[40] Sitting as a court of probate, the court’s task on a s. 58 inquiry is to determine, on a balance of probabilities, whether a non-compliant document embodies the deceased’s testamentary intentions at whatever time is material. The task is inherently challenging because the person best able to speak to these intentions – the deceased – is not available to testify. In addition, by their nature, the sorts of documents being assessed will likely not have been created with legal assistance. Given this context and subject to the ordinary rules of evidence, the court will benefit from learning as much as possible about all that could illuminate the deceased’s state of mind, understanding and intention regarding the document. Accordingly, extrinsic evidence of testamentary intent is admissible on the inquiry: Langseth Estate v. Gardiner (1990), 75 D.L.R. (4th) 25 at 33 (Man. C.A.); Yaremkewich Estate (Re) at para. 32; George. As is apparent from the case authorities, this may well include extrinsic evidence of events that occurred before, when and after the document was created: see, for example, Bennett; George; Estate of Young; Re MacLennan Estate (1986), 22 E.T.R. 22 at 33 (Ont. Surr. Ct.); Caule v. Brophy (1993), 50 E.T.R. 122 at paras. 37–44 (Nfld. S.C.).

The Judge’s Treatment of the Evidence

[41] The judge conducted her s. 58 inquiry in a thorough, careful, transparent manner. She considered the words and form of the 2014 Will in detail, together with the large and varied body of extrinsic evidence of events that occurred before, when and after it was made. The focus of her analysis was Ms. Hadley’s intention when she wrote the 2014 Will, which was the material time for s. 58 purposes. On balance, she concluded that it did not represent a deliberate and final expression of Ms. Hadley’s testamentary intentions, which conclusion, though not inevitable, was reasonably available on the evidence as a whole.

[42] In her reasons, the judge listed or had previously noted virtually all of the factors characterized by the appellants as genuinely probative of the central issue. However, after balancing those factors with others to contrary effect, she simply was not persuaded by their arguments or the validity of their position. I see no error in the manner in which she reached this conclusion or in her interpretation of the evidence and its overall import.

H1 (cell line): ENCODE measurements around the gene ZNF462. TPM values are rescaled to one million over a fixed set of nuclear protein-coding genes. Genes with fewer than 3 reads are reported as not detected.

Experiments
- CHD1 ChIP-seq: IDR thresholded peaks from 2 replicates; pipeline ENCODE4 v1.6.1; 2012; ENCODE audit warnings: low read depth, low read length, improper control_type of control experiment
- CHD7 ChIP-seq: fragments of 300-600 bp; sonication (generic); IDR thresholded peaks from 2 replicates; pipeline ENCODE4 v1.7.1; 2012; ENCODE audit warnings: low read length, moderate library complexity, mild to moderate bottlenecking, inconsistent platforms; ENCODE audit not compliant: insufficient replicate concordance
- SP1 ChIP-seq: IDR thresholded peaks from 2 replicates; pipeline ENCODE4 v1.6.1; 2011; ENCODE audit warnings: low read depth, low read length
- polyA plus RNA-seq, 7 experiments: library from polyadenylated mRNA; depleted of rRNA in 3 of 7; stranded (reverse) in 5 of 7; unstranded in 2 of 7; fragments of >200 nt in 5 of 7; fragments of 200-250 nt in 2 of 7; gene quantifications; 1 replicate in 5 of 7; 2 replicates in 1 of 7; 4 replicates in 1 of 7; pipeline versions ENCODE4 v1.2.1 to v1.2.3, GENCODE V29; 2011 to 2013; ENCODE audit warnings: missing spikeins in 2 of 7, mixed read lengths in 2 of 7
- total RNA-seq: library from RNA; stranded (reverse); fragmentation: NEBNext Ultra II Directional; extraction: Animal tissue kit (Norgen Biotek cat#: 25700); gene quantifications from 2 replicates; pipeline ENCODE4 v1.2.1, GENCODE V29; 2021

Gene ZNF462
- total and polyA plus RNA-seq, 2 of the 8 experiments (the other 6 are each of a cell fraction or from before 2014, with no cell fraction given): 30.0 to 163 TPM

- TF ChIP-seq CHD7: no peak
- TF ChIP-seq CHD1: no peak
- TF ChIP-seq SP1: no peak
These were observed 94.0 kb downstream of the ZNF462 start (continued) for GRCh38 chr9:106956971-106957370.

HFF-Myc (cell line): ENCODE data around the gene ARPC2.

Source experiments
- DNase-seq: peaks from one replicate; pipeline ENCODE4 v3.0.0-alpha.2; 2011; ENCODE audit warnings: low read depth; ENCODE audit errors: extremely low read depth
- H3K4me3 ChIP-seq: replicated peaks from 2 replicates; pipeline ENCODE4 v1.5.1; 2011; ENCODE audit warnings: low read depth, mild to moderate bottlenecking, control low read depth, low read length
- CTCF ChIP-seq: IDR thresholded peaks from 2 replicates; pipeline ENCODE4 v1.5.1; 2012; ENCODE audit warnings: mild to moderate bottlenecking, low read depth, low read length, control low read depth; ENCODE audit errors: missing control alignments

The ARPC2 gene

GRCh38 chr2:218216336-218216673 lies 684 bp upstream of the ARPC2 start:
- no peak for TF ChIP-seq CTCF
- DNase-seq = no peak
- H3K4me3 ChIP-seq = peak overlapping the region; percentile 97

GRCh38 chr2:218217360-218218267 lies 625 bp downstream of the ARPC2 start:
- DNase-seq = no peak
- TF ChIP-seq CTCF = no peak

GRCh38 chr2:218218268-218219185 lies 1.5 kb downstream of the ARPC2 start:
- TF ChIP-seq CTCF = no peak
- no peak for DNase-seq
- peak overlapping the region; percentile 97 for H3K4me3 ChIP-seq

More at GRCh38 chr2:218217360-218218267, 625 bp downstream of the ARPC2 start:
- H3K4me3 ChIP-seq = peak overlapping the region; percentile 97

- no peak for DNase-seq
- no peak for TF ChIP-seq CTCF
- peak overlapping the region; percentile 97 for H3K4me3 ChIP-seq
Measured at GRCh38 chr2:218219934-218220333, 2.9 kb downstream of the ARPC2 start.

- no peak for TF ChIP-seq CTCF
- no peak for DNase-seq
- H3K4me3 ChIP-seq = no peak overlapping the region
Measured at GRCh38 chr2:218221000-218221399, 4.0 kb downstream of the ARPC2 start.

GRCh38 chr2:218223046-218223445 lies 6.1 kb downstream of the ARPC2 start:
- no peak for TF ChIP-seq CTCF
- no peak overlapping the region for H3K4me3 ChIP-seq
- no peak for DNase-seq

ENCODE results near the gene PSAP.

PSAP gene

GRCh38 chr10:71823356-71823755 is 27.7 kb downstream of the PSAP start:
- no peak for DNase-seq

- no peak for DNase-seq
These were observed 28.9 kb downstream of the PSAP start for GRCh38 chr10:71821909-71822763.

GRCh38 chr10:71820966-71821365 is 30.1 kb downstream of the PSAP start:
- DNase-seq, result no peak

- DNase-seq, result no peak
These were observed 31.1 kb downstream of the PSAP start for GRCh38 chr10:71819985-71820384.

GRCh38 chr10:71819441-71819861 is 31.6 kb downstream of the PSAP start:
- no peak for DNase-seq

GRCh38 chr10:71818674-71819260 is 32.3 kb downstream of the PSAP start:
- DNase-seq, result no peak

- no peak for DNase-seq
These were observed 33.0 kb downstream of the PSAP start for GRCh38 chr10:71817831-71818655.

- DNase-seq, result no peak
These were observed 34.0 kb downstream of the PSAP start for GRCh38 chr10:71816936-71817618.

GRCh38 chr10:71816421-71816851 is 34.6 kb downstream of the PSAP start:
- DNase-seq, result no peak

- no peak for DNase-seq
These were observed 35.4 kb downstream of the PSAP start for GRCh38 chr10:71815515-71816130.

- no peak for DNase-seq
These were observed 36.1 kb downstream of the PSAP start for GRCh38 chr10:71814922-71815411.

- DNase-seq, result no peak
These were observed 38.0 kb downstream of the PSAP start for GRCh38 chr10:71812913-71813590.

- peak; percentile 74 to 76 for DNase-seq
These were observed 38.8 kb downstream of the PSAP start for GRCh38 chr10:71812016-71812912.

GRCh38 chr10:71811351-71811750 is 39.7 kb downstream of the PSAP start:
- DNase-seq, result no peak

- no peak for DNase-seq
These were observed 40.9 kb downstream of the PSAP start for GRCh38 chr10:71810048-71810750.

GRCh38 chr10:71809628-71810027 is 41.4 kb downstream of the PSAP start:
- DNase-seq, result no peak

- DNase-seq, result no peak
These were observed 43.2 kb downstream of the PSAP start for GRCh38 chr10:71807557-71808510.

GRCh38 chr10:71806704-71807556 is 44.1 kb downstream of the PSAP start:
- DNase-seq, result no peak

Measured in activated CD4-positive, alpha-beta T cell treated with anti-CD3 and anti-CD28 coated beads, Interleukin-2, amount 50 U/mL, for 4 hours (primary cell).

[43] Contrary to the appellants’ submission, the evidence the judge relied upon to support her conclusion was relevant to Ms. Hadley’s testamentary intentions when the 2014 Will was written. While not necessarily dispositive, each item of impugned evidence tended to increase the likelihood that the 2014 Will did not express her final intentions for the disposal of her property on death. For example, although she was not obliged to leave bequests to her nieces, she had previously done so in the 2008 Will and an explanation for the change and some form of express revocation might reasonably have been expected, but both were absent: see McNeil v. Snidor Estate, 2008 MBQB 187 at paras. 21, 23. As a matter of logic and human experience, their absence tended to make it more likely that the 2014 Will did not express Ms. Hadley’s final intentions than it would have been if there was evidence of either or both.

Independent Legal Advice Necessary

Independent Legal Advice Necessary

Bertolo v Bank of Montreal 1986 CarswellOnt 801, a decision of the Ontario Court of Appeal was one the earlier cases in Canada to support the legal proposition that independent legal advice(ILA) must be present, if in this situation, a bank is to rely upon suing a guarantor who did not receive same.

The Plaintiff’s son sought a loan from bank and the bank requested its solicitor to arrange for plaintiff, who was providing security for loan, to have independent legal advice.

The solicitor however arranged for the elderly plaintiff to consult with partner in same law firm.

The law partner provided the bank with letter confirming independent legal advice.

The son’s business failed and the bank demanded repayment of loan.

The elderly plaintiff sued and succeeded in having the promissory note declared invalid both at trial and on appeal.

The Courts held that the plaintiff received no independent legal advice.

Where plaintiff’s son and the bank possessed a mutual interest in completing the transaction, the solicitor acting on their behalf and the members of the firm are under a duty to disclose that interest to the plaintiff.

A lawyer, whether a partner or associate of a firm, is not to be viewed as an entity separate and apart from the firm or the member acting in a particular matter for the purpose of determining whether or not he or she is in a conflict of interest position. Where the member acting in the matter would be in a conflict of interest position if he were to advise another client, so also would his partner or associate.

The plaintiff, an elderly widow, possessed little formal education, was not fluent in English language, lacked business experience, and was unaware of terms of loan or restaurant purchase.

The plaintiff became the principal debtor by executing a promissory note secured by a mortgage on her home.

The plaintiff received no advice concerning legal obligations and risks to her property. The plaintiff was at a disadvantage in dealings with the bank and the latter was not entitled to recover where knowing or ought to have known that debtor not receiving independent legal advice.


The Threshold for Establishing Duress

Milionis v Rivas 2017 ONSC 5001 discussed the law of duress when an application was brought to seek a declaration that a $400,000 mortgage was invalid as it was purportedly signed under duress. The court disagreed as it is difficult to set aside an agreement based on duress.